LeBlanc said the premiers have done well in selling their energy message in New England. "But it's not as simple as saying, 'We're here. Come buy from us.' ...New England states want to have energy independence and grow their energy supply in-house.
The company has filed a condemnation complaint on the Salois land to gain access it says is needed for the greater good, but Larry Salois is digging in his heels. He disputes the claim that the project is in the public interest, and he isn't sure whether Tonbridge, which is a for-profit private company based in a foreign country, even has the right to condemn the land. "I'm going to do my best to keep 'em outside of the fence for as long as I can," Salois said.
The Atlantic provinces cannot reap the full potential of their wind power industries without upgrading the regional electrical transmission grid, says the president of the Canadian Wind Energy Association. "You can't tap the full potential without new investments in transmission, no, absolutely not," said Robert Hornung in an interview on Friday.
On Tuesday, New Brunswick and Nova Scotia announced they would explore building new transmission lines between the two provinces, which would more than double the amount of electricity that can be shared between them. A similar expansion of capacity between centrally located New Brunswick and the northeastern United States could give the Maritimes access to a lucrative energy market.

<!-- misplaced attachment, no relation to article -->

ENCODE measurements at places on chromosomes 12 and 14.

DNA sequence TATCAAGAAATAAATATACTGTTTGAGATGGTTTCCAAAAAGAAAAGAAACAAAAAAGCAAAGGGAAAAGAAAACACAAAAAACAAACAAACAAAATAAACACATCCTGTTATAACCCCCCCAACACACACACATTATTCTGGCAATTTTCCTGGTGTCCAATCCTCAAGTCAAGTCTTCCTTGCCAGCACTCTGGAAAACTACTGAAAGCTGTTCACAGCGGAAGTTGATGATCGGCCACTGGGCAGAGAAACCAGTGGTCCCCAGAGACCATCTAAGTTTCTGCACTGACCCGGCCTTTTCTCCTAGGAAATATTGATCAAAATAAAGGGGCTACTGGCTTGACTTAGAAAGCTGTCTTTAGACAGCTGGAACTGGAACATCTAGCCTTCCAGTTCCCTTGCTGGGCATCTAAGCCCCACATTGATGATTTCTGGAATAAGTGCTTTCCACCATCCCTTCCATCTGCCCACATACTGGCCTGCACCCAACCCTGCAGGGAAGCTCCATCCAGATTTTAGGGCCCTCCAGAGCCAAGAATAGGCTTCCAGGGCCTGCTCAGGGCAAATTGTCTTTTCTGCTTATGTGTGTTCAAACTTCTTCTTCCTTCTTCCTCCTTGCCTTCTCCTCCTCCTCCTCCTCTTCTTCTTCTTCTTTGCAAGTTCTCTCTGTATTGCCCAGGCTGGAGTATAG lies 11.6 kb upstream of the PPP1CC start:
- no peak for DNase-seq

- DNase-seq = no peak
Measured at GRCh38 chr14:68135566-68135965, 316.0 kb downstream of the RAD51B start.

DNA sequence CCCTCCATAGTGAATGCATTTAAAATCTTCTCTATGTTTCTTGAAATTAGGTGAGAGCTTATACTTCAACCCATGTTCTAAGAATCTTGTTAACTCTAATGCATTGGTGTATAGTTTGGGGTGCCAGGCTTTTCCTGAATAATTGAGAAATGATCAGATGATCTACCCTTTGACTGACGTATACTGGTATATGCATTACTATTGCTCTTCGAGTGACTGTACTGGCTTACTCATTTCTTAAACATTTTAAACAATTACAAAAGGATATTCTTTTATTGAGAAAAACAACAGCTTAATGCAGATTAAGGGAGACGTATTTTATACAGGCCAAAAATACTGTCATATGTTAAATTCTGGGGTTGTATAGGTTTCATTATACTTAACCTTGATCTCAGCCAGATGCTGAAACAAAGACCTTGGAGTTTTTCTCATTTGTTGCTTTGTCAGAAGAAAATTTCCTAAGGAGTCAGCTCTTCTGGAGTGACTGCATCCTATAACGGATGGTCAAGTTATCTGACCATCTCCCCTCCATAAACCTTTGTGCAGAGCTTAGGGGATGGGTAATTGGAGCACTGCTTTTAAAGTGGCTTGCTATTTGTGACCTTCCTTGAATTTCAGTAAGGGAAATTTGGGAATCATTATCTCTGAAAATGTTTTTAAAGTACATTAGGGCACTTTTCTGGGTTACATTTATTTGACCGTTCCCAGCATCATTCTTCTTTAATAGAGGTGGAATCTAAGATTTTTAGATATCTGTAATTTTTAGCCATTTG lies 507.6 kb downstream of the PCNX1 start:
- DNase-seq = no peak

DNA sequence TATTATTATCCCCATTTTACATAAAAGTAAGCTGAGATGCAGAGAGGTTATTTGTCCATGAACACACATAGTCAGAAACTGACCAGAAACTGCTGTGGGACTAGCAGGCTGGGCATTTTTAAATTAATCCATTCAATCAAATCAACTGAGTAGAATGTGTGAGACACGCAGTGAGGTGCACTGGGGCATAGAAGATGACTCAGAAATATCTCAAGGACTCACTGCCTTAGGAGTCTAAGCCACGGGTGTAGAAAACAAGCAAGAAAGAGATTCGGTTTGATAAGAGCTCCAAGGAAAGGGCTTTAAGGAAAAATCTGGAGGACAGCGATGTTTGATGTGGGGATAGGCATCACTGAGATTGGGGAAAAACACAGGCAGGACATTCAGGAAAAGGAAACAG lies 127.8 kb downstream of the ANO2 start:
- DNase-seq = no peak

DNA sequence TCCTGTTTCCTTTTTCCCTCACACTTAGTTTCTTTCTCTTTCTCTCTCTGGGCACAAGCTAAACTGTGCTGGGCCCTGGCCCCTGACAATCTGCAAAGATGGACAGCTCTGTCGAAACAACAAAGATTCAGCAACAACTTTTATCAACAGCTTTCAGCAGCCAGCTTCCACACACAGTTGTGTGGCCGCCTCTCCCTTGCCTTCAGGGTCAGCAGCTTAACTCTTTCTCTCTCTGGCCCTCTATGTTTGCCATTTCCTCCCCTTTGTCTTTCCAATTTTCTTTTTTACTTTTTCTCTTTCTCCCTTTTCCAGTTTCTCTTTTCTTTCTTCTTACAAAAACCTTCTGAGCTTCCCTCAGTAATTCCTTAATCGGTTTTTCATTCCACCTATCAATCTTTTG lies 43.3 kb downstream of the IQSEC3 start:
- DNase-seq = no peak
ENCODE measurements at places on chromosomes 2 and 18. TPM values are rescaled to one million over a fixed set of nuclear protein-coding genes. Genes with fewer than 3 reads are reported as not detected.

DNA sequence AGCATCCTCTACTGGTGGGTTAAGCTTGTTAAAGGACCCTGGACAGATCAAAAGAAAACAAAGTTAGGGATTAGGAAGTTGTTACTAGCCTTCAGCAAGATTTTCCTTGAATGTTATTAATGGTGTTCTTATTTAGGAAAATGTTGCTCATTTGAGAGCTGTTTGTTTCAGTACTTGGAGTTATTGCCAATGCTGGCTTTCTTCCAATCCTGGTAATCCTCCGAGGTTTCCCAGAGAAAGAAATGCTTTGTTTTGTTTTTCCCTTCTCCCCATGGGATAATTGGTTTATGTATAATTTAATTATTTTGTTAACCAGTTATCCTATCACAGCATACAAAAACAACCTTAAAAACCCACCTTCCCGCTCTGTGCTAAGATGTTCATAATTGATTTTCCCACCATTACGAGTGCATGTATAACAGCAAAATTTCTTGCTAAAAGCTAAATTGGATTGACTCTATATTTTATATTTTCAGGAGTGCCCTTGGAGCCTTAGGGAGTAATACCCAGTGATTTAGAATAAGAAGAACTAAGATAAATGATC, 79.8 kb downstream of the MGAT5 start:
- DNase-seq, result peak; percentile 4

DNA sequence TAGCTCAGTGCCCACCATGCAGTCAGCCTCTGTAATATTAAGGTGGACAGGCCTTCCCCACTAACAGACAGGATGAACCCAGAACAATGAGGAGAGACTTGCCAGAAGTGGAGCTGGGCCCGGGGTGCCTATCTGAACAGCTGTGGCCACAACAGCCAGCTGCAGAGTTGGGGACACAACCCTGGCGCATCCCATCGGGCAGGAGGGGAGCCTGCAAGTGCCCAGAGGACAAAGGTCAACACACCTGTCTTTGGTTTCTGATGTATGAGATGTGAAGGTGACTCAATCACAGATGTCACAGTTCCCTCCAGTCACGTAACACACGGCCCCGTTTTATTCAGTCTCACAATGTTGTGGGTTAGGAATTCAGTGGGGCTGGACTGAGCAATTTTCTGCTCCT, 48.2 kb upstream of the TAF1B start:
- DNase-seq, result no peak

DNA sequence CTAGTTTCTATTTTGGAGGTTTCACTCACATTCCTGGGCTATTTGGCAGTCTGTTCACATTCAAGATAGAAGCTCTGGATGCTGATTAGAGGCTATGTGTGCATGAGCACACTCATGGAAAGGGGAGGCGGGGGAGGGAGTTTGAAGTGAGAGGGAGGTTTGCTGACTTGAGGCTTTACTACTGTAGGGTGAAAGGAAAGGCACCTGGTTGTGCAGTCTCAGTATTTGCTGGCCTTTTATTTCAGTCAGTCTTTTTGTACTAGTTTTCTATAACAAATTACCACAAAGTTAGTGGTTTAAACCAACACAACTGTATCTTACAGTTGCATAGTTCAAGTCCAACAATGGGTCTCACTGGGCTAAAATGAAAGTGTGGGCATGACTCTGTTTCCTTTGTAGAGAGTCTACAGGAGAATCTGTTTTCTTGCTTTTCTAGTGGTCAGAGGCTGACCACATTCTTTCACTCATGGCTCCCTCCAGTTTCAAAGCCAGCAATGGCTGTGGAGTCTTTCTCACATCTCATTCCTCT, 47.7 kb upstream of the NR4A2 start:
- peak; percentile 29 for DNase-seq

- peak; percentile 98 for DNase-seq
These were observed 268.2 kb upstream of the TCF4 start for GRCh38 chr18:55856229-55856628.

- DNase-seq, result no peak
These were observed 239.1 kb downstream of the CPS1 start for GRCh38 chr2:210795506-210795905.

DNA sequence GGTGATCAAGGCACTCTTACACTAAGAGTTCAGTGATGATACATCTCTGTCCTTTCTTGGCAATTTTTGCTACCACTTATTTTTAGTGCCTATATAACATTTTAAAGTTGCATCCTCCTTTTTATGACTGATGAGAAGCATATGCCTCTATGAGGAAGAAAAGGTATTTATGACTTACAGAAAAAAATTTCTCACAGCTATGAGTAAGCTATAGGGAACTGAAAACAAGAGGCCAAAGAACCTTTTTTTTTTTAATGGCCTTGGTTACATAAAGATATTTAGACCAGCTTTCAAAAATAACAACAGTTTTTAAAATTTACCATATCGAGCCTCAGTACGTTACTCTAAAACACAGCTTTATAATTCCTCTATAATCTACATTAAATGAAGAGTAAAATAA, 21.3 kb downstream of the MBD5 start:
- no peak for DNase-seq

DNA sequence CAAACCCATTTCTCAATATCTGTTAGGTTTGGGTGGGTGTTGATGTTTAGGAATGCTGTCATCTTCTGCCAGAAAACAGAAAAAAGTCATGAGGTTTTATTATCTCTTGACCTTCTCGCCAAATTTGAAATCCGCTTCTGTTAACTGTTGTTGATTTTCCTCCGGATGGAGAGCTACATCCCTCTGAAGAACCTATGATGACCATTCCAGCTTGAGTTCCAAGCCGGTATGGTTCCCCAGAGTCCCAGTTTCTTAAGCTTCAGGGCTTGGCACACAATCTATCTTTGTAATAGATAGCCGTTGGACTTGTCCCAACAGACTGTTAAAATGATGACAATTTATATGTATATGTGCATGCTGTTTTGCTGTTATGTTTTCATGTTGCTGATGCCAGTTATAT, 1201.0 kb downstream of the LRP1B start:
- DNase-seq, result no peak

HALIFAX - Nova Scotia Power Inc. has started initial planning for a multi-million dollar second electrical inter-tie between Nova Scotia and New Brunswick, which could see the Bluenose province obtain power from a possible second reactor at Point Lepreau.
Nova Scotia Power says a new power line may be necessary to import and export electricity as more power will be generated from renewable sources. "Anticipated changes in generation in Nova Scotia such as increased wind power may require reinforcement of the provincial (power transmission system)," the company says.
A merchant nuclear reactor in New Brunswick would face a market south of the border where renewable energy is favoured and the power supply is poised to exceed demand for at least the next nine years. ...The recession has reduced the load somewhat and it's unclear how much demand will return, he said.
Wind developers won a victory Tuesday when the operators of the Midwest's largest regional electrical grid abandoned a proposal to make them pay up to 20 percent of the cost of new high-voltage transmission projects to deliver renewable energy. The Midwest Independent Transmission System Operator on Tuesday unveiled to a large group of utilities, developers, energy generators and transmission line owners its latest proposal to share the costs.
The president for Canadian energy giant TransCanada Corp. said last week he still hopes to develop a major power line to transport wind power out of Montana, although so far it has failed to get enough bids to finance the line.
An Oshawa-based power supplier says the province turned its back on the local green energy industry and is giving a South Korean-based company special treatment in an energy deal announced Thursday. Premier Dalton McGuinty announced that the province negotiated an agreement with the consortium of Samsung C&T Corp. and the state-owned Korean Power Electric Corp.